The couple started looking in the winter of 2010. It was a year of disappointments. “We thought it would be easy—no matter where you look on the map outside Montreal, there are lakes, lakes, and more lakes,” says J.D. But it turned out there weren’t many empty lots for sale, and the ones on the market were priced too steep: in the Eastern Townships, where cottages tend to go for half a million dollars, most of the empty waterfront lots went for $320,000—about four times what J.D. and Chanelle were willing to spend. Several lots they looked at were on ponds that would dry up in summer or were too open. “I wanted there to be lots of trees, so the cottage would be hidden in foliage,” says J.D.
Still, the roller-coaster ride of searching for property was a thrill, at least in the beginning. “At first, you’re super excited, and you think you’re going to get one the next day,” he says. The couple spent an hour each weekday scouring listings on Kijiji, MLS, and on local agents’ websites. Each week, they made a list of five lots in one area, then headed out on the weekend to investigate. “It was exhausting,” says Chanelle. “Eventually, you become a better critic,” says J.D. “You can tell when a place sounds great on paper, but not in real life.”
So the couple revised their strategy. They ignored the listings. By now, they had learned through experience that in person they could find hidden gems for sale that they didn’t catch online. They had to be on the ground. J.D. and Chanelle returned to Google, this time to locate lakes near Montreal that they could visit and scope out. “I was looking for lakes with few roads. I wanted to explore the places not too many people know about.” That’s how they found Mandeville, Que., a cottaging region full of lakes along the Mastigouche River northeast of Montreal. They spent a day exploring, and eventually stumbled upon Lac Creux, literally “deep lake.” There, they found a one-acre lot on a hill, for sale for $89,000.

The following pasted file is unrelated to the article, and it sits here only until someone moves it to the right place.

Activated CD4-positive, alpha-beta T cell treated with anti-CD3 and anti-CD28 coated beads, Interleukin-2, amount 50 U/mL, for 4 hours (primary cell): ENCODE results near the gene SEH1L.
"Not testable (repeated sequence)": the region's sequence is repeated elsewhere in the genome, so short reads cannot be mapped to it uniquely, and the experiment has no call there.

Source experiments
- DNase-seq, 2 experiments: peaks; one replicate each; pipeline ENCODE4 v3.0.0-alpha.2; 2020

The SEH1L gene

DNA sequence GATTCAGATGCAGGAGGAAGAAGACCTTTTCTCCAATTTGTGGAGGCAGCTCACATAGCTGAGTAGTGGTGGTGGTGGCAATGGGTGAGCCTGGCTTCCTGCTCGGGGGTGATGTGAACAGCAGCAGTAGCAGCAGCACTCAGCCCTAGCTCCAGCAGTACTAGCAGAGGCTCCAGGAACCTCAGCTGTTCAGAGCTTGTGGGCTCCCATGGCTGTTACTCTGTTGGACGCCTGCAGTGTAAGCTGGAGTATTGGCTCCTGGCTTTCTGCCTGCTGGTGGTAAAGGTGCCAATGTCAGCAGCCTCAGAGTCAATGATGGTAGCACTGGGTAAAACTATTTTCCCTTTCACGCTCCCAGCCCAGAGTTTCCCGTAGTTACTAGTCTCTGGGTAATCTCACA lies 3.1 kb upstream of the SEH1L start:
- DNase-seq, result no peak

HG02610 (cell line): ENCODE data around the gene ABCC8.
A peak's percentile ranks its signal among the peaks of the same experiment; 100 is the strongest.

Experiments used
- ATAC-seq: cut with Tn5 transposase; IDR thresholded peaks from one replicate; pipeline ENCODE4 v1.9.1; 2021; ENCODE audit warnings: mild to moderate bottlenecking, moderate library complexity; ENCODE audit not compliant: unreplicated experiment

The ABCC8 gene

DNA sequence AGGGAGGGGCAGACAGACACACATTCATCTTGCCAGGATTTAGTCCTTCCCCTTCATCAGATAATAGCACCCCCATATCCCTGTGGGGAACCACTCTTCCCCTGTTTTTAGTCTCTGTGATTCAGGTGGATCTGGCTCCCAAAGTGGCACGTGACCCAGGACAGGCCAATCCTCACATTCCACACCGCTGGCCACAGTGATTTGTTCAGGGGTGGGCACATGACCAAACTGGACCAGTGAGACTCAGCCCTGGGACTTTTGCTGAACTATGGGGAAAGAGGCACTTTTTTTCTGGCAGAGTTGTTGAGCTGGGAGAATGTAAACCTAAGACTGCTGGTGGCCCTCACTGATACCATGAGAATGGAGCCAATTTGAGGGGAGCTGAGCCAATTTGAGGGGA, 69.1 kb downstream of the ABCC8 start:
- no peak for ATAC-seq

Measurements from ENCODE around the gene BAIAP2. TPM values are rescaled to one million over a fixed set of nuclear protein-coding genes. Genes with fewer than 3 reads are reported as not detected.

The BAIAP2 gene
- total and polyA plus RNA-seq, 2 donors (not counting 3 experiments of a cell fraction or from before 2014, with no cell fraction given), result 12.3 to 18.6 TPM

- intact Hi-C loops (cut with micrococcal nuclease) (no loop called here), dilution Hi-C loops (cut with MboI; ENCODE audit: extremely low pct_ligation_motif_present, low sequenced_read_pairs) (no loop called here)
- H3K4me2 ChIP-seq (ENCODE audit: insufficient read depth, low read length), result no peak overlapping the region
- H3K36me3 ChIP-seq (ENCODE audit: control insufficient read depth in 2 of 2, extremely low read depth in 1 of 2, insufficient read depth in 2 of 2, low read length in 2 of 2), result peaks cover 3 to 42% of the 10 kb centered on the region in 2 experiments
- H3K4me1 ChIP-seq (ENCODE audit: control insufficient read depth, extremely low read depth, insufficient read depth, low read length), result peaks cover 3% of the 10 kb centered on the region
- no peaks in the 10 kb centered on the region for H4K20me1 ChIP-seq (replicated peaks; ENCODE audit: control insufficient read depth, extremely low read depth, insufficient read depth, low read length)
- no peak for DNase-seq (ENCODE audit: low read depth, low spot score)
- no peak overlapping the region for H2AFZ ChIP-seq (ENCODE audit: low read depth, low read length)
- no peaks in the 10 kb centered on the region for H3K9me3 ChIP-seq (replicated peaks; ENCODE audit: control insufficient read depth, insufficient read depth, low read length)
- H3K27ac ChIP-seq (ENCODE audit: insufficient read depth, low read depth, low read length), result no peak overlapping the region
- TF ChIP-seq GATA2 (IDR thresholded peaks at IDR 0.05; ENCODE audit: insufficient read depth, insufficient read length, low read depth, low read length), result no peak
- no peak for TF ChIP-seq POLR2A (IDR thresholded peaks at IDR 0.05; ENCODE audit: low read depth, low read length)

“We got it for 80,” says J.D. “But we didn’t have the cash, so we had to borrow. We went to a small bank in Mandeville that was hungry for clients, and willing to give us a deal. They gave us the loan for the land with no down payment and a 2.9 per cent interest rate.” The couple signed an agreement to build on the land within two years. J.D. says that once he submitted his building plans for the project, the bank loaned him the money he needed for construction, confirming that the value of the finished cabin would far exceed the cost of labour and materials. “We were lucky. But then I actually had to build the dream,” says J.D. “Being a dreamer helped—I didn’t realize the scope of what I was getting myself into, and so it never occurred to me it couldn’t be done.”
As he walks into the kitchen of his dream cabin, J.D. points to the polished concrete countertop. “We made that by layering mesh and pouring concrete into a wooden mould after watching a video tutorial. We just needed our plumber to help lift it up onto the island—it weighs 400 lbs.” J.D. admits that he’s handy— in his teens, he worked summer jobs on construction sites with his uncle—but he’d never built anything from scratch or crafted furniture. “Don’t worry if you don’t know how to do something,” says J.D. “I googled how-to videos all the time. Without them, this would never have happened.” He watched YouTube tutorials on how to fit tongue-and-groove pine boards on the inside walls and on how to install cedar shingles on the second-storey box that holds the master bedroom. “Sometimes we would forget a detail, and we had to drive far enough away to get reception so we could download a video to learn how to do some little thing,” he says.